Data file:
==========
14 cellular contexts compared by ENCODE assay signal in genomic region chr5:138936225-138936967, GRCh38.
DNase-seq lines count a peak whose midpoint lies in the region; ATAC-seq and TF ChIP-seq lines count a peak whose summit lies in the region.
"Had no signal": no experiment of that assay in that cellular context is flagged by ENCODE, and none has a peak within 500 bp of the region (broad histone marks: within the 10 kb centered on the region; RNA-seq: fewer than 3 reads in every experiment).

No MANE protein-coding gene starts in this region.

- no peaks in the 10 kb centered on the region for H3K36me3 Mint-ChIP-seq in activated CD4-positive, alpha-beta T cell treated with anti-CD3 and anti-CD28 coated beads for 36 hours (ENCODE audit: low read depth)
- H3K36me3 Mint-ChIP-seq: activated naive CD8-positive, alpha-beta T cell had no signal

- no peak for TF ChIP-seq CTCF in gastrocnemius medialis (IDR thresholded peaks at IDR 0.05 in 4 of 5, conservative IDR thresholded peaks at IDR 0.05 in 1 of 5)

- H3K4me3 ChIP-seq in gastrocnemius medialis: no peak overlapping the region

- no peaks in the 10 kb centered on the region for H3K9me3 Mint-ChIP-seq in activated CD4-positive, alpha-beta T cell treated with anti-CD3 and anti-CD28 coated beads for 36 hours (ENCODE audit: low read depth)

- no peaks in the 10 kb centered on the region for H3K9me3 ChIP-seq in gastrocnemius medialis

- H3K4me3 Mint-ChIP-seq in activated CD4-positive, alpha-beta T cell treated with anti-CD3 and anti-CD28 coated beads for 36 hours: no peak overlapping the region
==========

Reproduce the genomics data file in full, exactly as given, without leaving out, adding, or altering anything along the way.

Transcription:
14 cellular contexts compared by ENCODE assay signal in genomic region chr5:138936225-138936967, GRCh38.
DNase-seq lines count a peak whose midpoint lies in the region; ATAC-seq and TF ChIP-seq lines count a peak whose summit lies in the region.
"Had no signal": no experiment of that assay in that cellular context is flagged by ENCODE, and none has a peak within 500 bp of the region (broad histone marks: within the 10 kb centered on the region; RNA-seq: fewer than 3 reads in every experiment).

No MANE protein-coding gene starts in this region.

- no peaks in the 10 kb centered on the region for H3K36me3 Mint-ChIP-seq in activated CD4-positive, alpha-beta T cell treated with anti-CD3 and anti-CD28 coated beads for 36 hours (ENCODE audit: low read depth)
- H3K36me3 Mint-ChIP-seq: activated naive CD8-positive, alpha-beta T cell had no signal

- no peak for TF ChIP-seq CTCF in gastrocnemius medialis (IDR thresholded peaks at IDR 0.05 in 4 of 5, conservative IDR thresholded peaks at IDR 0.05 in 1 of 5)

- H3K4me3 ChIP-seq in gastrocnemius medialis: no peak overlapping the region

- no peaks in the 10 kb centered on the region for H3K9me3 Mint-ChIP-seq in activated CD4-positive, alpha-beta T cell treated with anti-CD3 and anti-CD28 coated beads for 36 hours (ENCODE audit: low read depth)

- no peaks in the 10 kb centered on the region for H3K9me3 ChIP-seq in gastrocnemius medialis

- H3K4me3 Mint-ChIP-seq in activated CD4-positive, alpha-beta T cell treated with anti-CD3 and anti-CD28 coated beads for 36 hours: no peak overlapping the region